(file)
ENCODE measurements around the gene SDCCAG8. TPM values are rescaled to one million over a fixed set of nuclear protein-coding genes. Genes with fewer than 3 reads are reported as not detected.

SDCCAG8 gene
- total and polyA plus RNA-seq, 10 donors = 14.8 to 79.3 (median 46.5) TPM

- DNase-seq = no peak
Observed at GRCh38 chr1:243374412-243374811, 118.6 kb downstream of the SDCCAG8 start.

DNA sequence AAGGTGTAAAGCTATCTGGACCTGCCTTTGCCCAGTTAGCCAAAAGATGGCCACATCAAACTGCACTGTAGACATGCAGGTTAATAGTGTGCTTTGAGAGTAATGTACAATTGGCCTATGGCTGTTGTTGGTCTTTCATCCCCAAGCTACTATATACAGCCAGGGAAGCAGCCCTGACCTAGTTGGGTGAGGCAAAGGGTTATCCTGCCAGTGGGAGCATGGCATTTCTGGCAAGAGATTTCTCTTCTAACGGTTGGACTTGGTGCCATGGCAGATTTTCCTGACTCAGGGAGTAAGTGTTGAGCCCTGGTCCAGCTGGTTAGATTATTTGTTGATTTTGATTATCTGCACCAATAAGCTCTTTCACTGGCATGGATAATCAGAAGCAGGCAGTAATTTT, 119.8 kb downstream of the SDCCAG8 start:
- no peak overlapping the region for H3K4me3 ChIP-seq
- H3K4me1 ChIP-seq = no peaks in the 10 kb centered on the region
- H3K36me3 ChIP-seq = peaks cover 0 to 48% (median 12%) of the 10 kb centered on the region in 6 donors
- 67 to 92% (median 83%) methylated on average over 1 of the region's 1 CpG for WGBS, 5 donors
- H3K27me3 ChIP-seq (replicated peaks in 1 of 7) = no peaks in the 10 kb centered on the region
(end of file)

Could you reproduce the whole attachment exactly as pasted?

ENCODE measurements around the gene SDCCAG8. TPM values are rescaled to one million over a fixed set of nuclear protein-coding genes. Genes with fewer than 3 reads are reported as not detected.

SDCCAG8 gene
- total and polyA plus RNA-seq, 10 donors = 14.8 to 79.3 (median 46.5) TPM

- DNase-seq = no peak
Observed at GRCh38 chr1:243374412-243374811, 118.6 kb downstream of the SDCCAG8 start.

DNA sequence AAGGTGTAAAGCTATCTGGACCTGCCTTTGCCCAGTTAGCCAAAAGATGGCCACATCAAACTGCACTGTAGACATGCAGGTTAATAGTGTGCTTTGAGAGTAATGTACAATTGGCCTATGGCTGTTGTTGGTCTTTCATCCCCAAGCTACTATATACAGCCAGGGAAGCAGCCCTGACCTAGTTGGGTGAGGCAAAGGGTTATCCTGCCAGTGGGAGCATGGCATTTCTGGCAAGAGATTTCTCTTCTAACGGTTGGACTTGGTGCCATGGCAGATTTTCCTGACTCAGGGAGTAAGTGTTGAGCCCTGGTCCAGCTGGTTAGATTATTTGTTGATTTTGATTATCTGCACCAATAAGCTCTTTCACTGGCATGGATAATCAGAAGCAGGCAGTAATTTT, 119.8 kb downstream of the SDCCAG8 start:
- no peak overlapping the region for H3K4me3 ChIP-seq
- H3K4me1 ChIP-seq = no peaks in the 10 kb centered on the region
- H3K36me3 ChIP-seq = peaks cover 0 to 48% (median 12%) of the 10 kb centered on the region in 6 donors
- 67 to 92% (median 83%) methylated on average over 1 of the region's 1 CpG for WGBS, 5 donors
- H3K27me3 ChIP-seq (replicated peaks in 1 of 7) = no peaks in the 10 kb centered on the region